Do You Need an Empathectomy?

Do You Need an Empathectomy?

Just two months after Hugh’s crash, I was helping him get ready to go for a walk with his friend, Kevin. Kevin is one of Hugh’s best friends and he also happens to be a physical therapist. He saw me putting on Hugh’s sneakers and asked, “What are you doing?”

“I’m putting on his sneakers,” I said. “He can’t do it because he’s not flexible and it makes him dizzy to look down.”

“Of course he can do it,” Kevin said. He showed Hugh how to put his foot on a chair to put his sneaker on. This relieved the pressure on his hamstring and Hugh did not get dizzy because he was looking across rather than down.

I sat there stunned. Later, Kevin told me I should let Hugh do more things for himself rather than stepping in all the time to help. “He’s a tough guy!” he assured me.

On another occasion, while I was telling a friend about how sad I was that Hugh could not do the things he wanted, she said, “You need an empathectomy!” There’s no such word, but there is now! She was right. I was lucky enough to have friends who spoke the truth to me and encouraged me to find ways to help Hugh become independent. I needed to cut out some of this empathy. It was tearing me apart and not helping him. I was wallowing in Hugh’s misery when he needed me to be steady. Before Hugh could feel confident trying new things, he had to hear me say, “You can do this,” rather than, “You can’t do that. I’ll do it for you.”

How do you know if you need an empathectomy?

  1. Do you feel your loved one’s exhaustion, heaviness, and weight of his injury?
  2. Do you step in and take over because you can’t bear to see your loved one struggle with simple activities?
  3. Do you feel your loved one’s pain and sense of loss like it’s happening to you?

Empathy is the ability to understand another’s feelings so deeply that you “walk in that person’s shoes.” It is a wonderful quality that helps people connect through compassion. But too much empathy doesn’t help in a caregiving situation when it affects the care you give. Too much empathy can cause a caregiver to wallow in self-pity while perpetuating a victim mindset, and it could even spill over into commiseration punctuated by a silent message to the person with the TBI that says: I can’t do anything. I won’t improve. I’ll never get better.

A caregiver who is reasonably empathetic, but who follows a more therapeutic approach will wait as long as it takes for a loved one to master each small step while offering verbal encouragement, compensatory strategies, and tips for success. This kind of coaching usually results in both parties feeling a sense of connection and accomplishment, and these small successes, over time, will boost each person’s emotional sense of well-being.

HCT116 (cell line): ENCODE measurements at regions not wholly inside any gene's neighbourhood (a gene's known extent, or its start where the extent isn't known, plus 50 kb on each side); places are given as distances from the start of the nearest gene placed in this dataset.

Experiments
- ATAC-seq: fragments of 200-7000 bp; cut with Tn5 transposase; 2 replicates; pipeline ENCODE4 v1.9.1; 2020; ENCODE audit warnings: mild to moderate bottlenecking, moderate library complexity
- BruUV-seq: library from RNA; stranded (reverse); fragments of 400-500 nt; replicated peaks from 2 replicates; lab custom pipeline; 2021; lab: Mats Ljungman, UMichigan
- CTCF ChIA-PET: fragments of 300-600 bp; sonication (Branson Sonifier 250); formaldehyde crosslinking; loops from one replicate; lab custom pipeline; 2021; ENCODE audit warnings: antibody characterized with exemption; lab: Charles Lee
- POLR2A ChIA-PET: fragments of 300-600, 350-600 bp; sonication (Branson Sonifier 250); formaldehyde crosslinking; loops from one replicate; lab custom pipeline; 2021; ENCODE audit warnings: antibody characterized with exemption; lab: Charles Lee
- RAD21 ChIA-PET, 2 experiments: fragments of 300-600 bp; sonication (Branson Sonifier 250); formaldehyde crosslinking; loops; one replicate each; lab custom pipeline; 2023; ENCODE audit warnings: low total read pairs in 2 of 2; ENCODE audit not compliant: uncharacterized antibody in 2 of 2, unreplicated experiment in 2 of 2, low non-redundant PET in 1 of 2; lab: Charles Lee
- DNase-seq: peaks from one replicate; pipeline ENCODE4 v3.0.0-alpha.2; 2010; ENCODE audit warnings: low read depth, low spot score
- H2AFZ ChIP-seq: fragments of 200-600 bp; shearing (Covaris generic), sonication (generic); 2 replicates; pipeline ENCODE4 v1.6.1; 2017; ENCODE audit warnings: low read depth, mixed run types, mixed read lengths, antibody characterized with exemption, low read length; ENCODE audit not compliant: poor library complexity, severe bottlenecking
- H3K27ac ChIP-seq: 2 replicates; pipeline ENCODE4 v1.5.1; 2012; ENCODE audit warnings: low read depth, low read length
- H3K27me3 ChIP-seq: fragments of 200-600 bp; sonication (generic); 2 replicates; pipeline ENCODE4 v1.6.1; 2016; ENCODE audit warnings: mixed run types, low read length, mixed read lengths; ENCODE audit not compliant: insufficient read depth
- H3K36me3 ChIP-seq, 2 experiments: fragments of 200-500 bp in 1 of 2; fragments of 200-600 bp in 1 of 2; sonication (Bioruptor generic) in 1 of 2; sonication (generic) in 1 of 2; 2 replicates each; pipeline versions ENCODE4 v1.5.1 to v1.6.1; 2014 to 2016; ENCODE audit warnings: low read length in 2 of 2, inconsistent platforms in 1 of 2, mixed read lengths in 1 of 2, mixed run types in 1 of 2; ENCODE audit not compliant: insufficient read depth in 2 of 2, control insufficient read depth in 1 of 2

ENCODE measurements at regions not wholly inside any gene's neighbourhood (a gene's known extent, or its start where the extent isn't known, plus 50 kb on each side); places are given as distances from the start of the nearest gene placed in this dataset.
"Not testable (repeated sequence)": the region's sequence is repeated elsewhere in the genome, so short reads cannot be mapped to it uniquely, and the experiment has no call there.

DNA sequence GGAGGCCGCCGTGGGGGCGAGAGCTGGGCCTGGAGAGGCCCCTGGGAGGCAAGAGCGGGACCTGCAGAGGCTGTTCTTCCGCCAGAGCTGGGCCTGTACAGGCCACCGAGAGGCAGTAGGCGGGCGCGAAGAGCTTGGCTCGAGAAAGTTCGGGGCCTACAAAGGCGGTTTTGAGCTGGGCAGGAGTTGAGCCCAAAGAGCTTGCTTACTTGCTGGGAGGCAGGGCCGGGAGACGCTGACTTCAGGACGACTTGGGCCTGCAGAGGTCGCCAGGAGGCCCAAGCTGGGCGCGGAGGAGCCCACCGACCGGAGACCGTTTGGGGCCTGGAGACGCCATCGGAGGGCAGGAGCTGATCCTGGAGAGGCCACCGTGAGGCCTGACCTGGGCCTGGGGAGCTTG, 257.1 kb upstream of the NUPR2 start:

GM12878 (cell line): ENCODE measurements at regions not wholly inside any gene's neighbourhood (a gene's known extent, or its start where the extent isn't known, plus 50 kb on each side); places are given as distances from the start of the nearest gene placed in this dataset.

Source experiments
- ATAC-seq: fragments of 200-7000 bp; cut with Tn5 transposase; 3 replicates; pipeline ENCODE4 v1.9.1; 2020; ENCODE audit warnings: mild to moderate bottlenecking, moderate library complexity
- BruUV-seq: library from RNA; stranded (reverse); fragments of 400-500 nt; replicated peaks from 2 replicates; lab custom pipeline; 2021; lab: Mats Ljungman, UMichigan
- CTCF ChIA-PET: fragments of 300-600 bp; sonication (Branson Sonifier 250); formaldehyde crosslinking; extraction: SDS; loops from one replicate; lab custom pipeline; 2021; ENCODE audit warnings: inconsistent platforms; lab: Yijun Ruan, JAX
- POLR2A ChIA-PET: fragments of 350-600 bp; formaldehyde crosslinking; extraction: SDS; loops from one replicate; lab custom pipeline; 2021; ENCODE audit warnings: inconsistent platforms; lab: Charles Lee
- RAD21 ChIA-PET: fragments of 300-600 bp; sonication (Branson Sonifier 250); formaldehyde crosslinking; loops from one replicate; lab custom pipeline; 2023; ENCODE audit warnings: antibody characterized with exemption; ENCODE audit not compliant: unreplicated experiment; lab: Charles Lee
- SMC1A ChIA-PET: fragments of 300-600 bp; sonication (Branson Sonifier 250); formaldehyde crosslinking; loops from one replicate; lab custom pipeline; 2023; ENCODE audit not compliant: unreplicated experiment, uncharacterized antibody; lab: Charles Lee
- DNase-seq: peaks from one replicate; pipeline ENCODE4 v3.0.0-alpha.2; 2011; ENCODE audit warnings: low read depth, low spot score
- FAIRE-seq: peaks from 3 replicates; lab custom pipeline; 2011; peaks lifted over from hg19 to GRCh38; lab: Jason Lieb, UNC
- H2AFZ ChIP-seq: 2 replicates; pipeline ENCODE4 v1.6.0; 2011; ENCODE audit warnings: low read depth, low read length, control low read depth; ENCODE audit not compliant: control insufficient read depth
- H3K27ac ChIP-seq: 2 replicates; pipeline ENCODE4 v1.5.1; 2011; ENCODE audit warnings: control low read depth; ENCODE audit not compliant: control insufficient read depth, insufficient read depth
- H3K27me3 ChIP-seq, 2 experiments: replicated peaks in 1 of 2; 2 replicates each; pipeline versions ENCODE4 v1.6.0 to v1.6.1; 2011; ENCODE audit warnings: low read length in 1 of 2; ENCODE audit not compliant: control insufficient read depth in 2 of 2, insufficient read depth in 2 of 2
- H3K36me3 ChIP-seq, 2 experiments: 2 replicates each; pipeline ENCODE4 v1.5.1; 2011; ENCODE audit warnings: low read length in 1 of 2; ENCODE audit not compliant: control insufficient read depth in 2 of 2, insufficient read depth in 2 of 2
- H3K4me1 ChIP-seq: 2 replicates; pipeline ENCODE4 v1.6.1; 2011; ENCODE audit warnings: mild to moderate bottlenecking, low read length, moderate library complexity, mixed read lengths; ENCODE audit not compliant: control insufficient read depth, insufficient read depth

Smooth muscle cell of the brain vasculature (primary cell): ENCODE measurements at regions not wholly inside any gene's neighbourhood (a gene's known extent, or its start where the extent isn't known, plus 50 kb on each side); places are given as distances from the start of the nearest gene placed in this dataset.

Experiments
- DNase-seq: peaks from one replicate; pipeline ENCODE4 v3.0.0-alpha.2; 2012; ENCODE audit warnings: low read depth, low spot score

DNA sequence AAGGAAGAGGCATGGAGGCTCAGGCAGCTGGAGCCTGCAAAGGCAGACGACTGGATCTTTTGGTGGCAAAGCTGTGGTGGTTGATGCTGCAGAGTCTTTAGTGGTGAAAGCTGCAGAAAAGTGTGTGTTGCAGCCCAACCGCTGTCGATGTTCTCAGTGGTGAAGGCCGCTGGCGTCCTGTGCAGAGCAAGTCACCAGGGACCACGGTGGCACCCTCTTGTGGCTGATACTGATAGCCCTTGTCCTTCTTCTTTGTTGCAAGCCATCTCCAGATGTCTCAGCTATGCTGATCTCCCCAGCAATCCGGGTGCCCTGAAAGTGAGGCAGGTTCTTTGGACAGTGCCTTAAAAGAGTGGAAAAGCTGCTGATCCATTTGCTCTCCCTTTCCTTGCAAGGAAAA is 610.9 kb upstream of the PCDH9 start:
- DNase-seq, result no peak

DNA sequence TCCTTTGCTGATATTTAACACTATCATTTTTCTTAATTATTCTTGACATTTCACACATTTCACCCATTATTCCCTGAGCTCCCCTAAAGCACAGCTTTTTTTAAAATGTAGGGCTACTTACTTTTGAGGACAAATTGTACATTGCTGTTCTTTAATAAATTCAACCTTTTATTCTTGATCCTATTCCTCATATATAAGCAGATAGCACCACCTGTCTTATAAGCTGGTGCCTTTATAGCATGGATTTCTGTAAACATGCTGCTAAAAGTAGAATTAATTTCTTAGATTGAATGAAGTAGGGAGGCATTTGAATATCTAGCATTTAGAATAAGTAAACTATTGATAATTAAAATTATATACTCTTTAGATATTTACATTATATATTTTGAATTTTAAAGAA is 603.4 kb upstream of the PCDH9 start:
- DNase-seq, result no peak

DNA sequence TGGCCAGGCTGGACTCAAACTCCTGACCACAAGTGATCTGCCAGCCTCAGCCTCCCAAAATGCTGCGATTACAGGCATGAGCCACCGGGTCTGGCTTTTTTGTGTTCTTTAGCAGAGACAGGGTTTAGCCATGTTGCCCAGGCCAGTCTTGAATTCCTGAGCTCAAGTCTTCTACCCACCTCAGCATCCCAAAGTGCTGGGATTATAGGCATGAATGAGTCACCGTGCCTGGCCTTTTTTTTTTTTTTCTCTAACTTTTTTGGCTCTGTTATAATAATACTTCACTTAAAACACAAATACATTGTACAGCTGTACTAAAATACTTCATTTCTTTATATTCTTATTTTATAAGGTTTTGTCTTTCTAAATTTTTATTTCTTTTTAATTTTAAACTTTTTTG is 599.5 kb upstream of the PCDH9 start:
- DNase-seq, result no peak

There’s another reason that over-empathizing can get sticky. As caregivers, we may want to fix everything for the one we love, but that may be impossible. If we submerse ourselves too deeply into our loved one’s world, we may be in danger of losing our own independence, our own individuality, and eventually, ourselves. To best care for the ones we love, we must find our own solid center from which to give and receive in healthy ways.

Comments (5)

Absolutely! 'Helping' the patient do daily tasks translates to them that they aren't/can't/won't do anything correctly. They must trust themselves even if the caregiver doesn't. If you don't practise you will never get better.
Rosemary, Our paths are so similar. Do you think you will do any book tours in the Northwest anytime soon?
I literally feel some close family members pain. I have felt chest pains when my Dad has had heart attacks, excrutiating pain in my foot at the same time my brother broke his. Almost called 911 one day I had such pain in my stomach. It went away abruptly. A half hour later I got the call my brother had died. I REALLY feel their pain or sorrow.
Thank you for these comments. I don't have plans for a book tour as of now, but in the new year, after the launch of the hardcover version of Learning by Accident, I will probably be touring more...I do, however, travel to give talks when organizations request me, so that is a possibility in the future. Thank you for your kind words.
i work with people who are BI survivors and their families how to deal with a ever changing world. I demonstrate dignity and respect as a two-way street when relating to a BI survivor. Everyone wants it so they might value to give dignity and respect to feel a part of the family unit. This example of allowing people to fail but also to learn how to be independent is rewarding. In my own case my neurosurgeon told me to use my right hand all that i can hopefully the function would return, praise God it has.